Early in the afternoon of the third day — a breathless day, when even the birds were voiceless and the low, pulsing drone of insects made the silence seem only more profound—Stephen Grellet found the trail widened into a corduroy road where horses had evidently been used to drag the logs down to the river bank. He noticed a pile of rusty cans and a piece of chain hanging on a branch. Then rounding a huge rock, Stephen suddenly found himself on the edge of a space from which all trees and underbrush had been cleared. Facing him on the far side stood a large three-sided log shed; to the left and right of this shed were several rough, closed cabins, the bark from their slab sides hanging in tatters. A pile of black embers in the center of the space added a last touch of desolation.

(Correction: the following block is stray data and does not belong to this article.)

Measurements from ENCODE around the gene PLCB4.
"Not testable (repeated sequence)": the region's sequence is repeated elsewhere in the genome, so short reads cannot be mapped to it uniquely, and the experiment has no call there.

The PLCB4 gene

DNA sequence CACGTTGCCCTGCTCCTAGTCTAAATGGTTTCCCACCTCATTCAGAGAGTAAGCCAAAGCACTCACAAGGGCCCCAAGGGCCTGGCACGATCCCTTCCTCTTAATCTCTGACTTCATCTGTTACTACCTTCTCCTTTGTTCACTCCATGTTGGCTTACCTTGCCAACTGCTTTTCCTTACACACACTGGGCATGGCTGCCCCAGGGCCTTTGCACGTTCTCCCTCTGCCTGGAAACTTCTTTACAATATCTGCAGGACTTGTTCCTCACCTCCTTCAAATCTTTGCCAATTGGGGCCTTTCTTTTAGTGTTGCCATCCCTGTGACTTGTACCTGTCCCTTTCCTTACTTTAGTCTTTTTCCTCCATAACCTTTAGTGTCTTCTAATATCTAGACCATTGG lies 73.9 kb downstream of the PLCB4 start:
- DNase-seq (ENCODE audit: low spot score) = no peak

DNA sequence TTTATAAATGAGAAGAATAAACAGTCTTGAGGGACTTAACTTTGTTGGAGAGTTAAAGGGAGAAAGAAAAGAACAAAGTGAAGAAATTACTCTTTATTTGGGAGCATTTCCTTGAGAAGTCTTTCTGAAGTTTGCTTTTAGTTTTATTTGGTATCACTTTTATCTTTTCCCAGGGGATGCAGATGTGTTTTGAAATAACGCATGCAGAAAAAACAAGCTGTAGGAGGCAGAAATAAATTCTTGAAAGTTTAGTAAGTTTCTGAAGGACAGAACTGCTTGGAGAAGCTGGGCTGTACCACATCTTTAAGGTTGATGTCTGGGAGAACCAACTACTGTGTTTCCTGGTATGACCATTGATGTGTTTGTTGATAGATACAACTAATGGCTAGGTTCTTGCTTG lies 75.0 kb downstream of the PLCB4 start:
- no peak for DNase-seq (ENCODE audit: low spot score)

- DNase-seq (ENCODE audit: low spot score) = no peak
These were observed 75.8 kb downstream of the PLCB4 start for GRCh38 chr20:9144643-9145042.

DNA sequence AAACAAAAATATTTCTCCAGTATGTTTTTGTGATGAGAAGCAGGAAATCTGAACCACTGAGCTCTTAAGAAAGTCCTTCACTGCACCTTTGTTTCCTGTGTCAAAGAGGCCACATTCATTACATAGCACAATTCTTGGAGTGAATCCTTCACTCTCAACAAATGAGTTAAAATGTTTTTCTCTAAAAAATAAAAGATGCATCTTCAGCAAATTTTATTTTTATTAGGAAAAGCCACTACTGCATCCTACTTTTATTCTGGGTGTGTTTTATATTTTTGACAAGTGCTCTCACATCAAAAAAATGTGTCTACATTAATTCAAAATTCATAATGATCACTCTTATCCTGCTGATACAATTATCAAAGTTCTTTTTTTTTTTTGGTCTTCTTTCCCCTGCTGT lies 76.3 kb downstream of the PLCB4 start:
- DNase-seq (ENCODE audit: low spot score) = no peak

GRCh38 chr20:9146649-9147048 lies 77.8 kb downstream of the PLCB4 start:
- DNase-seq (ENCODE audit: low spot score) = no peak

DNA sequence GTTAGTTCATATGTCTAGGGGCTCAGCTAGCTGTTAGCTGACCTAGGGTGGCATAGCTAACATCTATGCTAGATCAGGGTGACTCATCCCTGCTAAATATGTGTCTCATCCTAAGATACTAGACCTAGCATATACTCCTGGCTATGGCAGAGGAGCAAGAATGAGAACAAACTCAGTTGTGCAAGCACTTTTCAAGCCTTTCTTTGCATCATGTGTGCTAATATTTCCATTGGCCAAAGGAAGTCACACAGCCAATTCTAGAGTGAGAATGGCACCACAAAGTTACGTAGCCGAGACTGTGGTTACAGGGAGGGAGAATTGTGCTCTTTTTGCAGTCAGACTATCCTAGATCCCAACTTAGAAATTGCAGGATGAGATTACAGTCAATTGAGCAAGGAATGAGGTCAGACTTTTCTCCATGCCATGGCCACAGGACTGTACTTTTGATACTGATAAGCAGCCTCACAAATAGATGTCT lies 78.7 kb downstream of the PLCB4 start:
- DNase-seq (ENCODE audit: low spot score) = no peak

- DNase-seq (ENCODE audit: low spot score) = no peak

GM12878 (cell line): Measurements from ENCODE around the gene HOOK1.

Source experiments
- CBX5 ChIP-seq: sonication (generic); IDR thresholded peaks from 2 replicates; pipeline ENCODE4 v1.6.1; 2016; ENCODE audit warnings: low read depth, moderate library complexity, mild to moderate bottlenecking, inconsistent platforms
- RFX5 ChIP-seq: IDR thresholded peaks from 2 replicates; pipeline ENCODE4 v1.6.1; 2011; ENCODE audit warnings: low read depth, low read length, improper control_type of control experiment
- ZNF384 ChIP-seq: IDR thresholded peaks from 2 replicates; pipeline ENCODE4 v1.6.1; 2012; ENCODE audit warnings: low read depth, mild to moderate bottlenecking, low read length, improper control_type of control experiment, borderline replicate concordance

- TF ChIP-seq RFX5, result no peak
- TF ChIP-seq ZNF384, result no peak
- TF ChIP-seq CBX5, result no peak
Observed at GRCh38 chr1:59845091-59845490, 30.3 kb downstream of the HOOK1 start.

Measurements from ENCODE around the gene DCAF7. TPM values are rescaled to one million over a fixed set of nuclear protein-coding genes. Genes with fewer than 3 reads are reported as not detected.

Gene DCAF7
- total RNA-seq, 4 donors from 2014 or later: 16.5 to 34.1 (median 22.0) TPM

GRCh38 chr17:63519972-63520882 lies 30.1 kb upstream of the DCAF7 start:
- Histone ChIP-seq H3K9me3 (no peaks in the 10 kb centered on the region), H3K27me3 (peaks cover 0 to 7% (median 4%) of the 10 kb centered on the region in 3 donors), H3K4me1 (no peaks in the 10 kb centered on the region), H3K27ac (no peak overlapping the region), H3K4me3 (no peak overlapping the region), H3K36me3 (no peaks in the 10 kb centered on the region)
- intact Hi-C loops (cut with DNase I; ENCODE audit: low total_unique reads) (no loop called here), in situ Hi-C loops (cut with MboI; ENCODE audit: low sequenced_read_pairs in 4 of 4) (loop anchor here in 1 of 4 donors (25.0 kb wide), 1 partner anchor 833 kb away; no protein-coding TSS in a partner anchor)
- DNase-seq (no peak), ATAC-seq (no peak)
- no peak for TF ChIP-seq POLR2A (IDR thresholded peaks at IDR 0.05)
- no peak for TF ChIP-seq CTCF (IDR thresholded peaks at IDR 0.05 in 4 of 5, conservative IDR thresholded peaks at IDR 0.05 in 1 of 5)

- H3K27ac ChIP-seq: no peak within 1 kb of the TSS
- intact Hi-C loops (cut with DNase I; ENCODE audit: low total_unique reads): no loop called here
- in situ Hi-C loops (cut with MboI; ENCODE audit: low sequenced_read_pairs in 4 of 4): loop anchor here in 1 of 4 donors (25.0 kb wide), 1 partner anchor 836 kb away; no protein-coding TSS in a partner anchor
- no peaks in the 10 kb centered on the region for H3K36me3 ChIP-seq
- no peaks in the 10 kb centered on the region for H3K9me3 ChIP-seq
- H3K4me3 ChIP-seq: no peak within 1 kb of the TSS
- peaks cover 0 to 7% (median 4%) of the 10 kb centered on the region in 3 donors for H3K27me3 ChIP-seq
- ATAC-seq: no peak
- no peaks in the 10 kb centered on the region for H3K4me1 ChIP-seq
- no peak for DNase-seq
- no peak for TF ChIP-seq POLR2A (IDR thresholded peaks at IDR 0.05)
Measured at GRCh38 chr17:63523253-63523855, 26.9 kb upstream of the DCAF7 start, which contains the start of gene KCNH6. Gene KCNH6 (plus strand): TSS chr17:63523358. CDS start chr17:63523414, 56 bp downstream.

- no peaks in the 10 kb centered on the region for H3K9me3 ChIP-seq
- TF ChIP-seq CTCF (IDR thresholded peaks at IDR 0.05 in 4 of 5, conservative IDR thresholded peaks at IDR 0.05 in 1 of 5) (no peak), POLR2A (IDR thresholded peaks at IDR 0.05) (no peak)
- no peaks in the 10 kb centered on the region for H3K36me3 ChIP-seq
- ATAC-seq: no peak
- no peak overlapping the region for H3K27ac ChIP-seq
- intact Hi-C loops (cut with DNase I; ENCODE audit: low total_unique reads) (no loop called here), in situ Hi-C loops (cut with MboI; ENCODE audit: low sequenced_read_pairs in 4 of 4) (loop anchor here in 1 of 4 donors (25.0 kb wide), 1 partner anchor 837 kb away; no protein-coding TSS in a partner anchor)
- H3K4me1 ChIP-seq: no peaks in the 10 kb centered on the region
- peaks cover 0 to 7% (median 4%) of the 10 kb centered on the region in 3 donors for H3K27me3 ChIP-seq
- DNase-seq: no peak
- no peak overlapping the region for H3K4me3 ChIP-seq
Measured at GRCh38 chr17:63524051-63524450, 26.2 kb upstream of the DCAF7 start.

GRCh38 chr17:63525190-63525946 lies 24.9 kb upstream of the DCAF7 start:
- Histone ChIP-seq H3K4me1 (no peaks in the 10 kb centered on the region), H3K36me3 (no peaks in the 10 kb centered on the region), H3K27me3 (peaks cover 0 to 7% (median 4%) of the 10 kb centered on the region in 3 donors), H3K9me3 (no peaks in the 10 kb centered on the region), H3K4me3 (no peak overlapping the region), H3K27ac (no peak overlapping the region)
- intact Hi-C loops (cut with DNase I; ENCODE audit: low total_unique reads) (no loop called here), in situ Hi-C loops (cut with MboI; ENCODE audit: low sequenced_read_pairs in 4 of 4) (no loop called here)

Stephen Grellet reined in his mare in great perplexity. The message that had come to him had been very clear, and as was the habit of his life, he had followed the leading of the Spirit in perfect faith. He knew that he was to come to this spot in the heart of the wilderness where a gang of woodcutters, far-famed for their lawlessness, had been operating, and here he was to preach the simple and holy truth of God's presence in the forest. It had not once occurred to him that, as evidently was the case, the lumbermen might have moved on deeper into the forest. He knew without question, however, that this was the place where he must preach. Alighting, he tied his mare to a sapling, leaving her to browse the long wood grass, and made his way to the central cabin where rough tables stood on a slightly raised floor. Mounting this platform, he faced the forest, a strange inner light making his face glow. During his long life he had travelled to the far corners of the earth, defying dangers and discomforts in order to carry the simple assurance of God's love to all people; yet never had he felt more completely the Divine Presence flooding through and around his whole being than when now he stood alone in the deserted camp, surrounded by the mystery of the forest. The afternoon sun, slanting between the brown tree pillars, fell upon a gold-green mass of ferns at his feet, and the fronds quivered, stirred by some tiny wood beast scampering through the stems.